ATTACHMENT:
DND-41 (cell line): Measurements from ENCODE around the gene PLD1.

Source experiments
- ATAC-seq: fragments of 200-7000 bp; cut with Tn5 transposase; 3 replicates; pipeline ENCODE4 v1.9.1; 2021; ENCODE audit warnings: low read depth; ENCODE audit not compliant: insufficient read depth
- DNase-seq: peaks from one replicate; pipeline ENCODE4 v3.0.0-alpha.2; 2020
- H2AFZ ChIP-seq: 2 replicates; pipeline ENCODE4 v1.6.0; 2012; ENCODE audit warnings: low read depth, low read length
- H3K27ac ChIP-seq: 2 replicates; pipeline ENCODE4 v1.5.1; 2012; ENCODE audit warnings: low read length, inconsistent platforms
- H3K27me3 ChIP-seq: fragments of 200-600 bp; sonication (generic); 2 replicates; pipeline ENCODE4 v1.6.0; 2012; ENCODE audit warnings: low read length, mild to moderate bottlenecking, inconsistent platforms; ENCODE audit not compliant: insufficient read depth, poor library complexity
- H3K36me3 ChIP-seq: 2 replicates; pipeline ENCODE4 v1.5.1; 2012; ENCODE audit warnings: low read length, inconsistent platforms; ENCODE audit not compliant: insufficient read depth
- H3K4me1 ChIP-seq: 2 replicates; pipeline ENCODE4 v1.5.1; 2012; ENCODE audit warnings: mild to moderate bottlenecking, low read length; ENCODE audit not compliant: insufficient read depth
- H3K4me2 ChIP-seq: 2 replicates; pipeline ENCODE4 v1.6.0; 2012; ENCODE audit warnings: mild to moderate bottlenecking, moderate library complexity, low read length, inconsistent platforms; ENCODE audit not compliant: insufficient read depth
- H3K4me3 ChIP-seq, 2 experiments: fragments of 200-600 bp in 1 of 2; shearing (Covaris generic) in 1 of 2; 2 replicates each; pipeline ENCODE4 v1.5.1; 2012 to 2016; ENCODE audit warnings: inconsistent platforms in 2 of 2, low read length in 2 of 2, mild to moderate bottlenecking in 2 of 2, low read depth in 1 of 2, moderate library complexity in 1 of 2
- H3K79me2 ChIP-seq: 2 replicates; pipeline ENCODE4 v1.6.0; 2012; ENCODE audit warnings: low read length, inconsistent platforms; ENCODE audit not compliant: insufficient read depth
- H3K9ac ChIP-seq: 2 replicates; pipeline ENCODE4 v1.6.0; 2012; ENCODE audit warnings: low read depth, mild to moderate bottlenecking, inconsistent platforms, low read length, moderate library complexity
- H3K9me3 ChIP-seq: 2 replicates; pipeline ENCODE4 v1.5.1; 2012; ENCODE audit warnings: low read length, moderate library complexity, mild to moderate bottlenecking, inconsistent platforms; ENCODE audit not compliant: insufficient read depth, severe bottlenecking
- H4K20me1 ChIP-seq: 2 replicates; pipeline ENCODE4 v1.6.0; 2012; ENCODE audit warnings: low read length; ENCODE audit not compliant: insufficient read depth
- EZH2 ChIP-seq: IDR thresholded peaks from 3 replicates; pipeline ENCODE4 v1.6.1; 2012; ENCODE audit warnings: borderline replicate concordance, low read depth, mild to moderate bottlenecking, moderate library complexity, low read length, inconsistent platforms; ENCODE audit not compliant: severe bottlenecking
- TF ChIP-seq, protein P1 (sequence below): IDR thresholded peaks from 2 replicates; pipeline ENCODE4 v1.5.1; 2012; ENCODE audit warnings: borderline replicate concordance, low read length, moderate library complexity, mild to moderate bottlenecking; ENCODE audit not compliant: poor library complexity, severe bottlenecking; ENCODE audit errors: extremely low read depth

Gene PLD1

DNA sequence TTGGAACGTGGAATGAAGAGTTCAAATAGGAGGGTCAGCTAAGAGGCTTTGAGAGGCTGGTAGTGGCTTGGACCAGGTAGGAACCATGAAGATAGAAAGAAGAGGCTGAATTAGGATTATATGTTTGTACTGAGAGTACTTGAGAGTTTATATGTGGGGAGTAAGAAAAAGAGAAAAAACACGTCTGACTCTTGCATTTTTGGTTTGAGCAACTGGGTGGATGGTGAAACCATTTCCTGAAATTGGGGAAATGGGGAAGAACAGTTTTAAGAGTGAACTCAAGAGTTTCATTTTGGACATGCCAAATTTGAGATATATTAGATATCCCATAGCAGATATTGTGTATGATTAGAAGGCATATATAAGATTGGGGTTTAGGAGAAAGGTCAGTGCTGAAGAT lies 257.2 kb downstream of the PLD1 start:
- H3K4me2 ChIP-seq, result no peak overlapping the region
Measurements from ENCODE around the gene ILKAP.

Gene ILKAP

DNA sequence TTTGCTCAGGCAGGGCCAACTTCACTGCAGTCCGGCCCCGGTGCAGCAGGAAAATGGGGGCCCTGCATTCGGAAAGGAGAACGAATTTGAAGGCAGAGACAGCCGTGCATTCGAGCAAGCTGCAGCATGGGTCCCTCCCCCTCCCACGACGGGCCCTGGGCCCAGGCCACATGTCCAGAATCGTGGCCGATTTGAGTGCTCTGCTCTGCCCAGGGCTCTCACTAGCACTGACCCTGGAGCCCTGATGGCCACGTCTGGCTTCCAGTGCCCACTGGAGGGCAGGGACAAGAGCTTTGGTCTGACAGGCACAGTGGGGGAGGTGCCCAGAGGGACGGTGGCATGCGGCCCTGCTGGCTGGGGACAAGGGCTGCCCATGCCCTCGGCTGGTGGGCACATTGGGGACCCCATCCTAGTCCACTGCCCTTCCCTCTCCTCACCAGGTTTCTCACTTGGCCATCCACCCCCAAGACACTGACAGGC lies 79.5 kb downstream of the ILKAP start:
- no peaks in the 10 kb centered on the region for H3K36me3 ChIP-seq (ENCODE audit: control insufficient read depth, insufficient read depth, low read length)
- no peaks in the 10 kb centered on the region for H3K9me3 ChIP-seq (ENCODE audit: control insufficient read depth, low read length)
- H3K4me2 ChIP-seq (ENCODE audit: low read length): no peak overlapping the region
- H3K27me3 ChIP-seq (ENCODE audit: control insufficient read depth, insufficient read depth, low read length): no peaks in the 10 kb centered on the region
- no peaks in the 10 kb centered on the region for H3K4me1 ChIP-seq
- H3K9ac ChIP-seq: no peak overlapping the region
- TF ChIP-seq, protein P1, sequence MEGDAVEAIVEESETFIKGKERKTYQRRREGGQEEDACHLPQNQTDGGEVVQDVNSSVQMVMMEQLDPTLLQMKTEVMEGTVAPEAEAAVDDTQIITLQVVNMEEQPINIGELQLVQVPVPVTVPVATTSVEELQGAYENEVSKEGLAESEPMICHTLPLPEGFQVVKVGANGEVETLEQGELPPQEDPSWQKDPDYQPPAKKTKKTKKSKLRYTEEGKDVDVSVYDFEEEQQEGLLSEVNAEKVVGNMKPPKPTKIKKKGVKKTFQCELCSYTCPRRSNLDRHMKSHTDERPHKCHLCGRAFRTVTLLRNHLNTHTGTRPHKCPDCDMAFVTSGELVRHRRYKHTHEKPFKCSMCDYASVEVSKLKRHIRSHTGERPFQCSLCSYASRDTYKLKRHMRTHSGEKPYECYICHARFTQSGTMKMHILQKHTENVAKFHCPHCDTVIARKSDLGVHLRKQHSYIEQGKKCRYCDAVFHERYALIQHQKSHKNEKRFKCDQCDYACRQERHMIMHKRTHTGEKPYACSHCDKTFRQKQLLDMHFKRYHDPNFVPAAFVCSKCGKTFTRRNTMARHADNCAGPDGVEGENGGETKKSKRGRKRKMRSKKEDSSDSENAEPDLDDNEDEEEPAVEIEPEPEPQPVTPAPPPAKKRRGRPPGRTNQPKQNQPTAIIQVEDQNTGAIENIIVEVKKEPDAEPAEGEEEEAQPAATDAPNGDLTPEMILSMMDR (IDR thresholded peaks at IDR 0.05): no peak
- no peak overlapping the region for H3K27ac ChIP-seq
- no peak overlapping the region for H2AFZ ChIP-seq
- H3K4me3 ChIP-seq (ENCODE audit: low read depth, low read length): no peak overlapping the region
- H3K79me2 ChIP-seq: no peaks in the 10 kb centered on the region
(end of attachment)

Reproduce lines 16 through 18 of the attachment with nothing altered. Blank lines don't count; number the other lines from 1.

- EZH2 ChIP-seq: IDR thresholded peaks from 3 replicates; pipeline ENCODE4 v1.6.1; 2012; ENCODE audit warnings: borderline replicate concordance, low read depth, mild to moderate bottlenecking, moderate library complexity, low read length, inconsistent platforms; ENCODE audit not compliant: severe bottlenecking
- TF ChIP-seq, protein P1 (sequence below): IDR thresholded peaks from 2 replicates; pipeline ENCODE4 v1.5.1; 2012; ENCODE audit warnings: borderline replicate concordance, low read length, moderate library complexity, mild to moderate bottlenecking; ENCODE audit not compliant: poor library complexity, severe bottlenecking; ENCODE audit errors: extremely low read depth

Gene PLD1